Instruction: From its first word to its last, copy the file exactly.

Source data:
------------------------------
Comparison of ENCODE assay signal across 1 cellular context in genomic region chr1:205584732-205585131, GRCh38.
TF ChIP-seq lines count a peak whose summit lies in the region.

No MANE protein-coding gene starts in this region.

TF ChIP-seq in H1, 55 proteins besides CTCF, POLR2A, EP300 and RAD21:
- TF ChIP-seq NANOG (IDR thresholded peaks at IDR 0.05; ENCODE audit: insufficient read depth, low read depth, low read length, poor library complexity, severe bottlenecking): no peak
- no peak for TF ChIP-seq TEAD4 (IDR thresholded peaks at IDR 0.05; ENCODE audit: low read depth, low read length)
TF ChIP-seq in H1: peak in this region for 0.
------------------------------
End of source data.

Comparison of ENCODE assay signal across 1 cellular context in genomic region chr1:205584732-205585131, GRCh38.
TF ChIP-seq lines count a peak whose summit lies in the region.

No MANE protein-coding gene starts in this region.

TF ChIP-seq in H1, 55 proteins besides CTCF, POLR2A, EP300 and RAD21:
- TF ChIP-seq NANOG (IDR thresholded peaks at IDR 0.05; ENCODE audit: insufficient read depth, low read depth, low read length, poor library complexity, severe bottlenecking): no peak
- no peak for TF ChIP-seq TEAD4 (IDR thresholded peaks at IDR 0.05; ENCODE audit: low read depth, low read length)
TF ChIP-seq in H1: peak in this region for 0.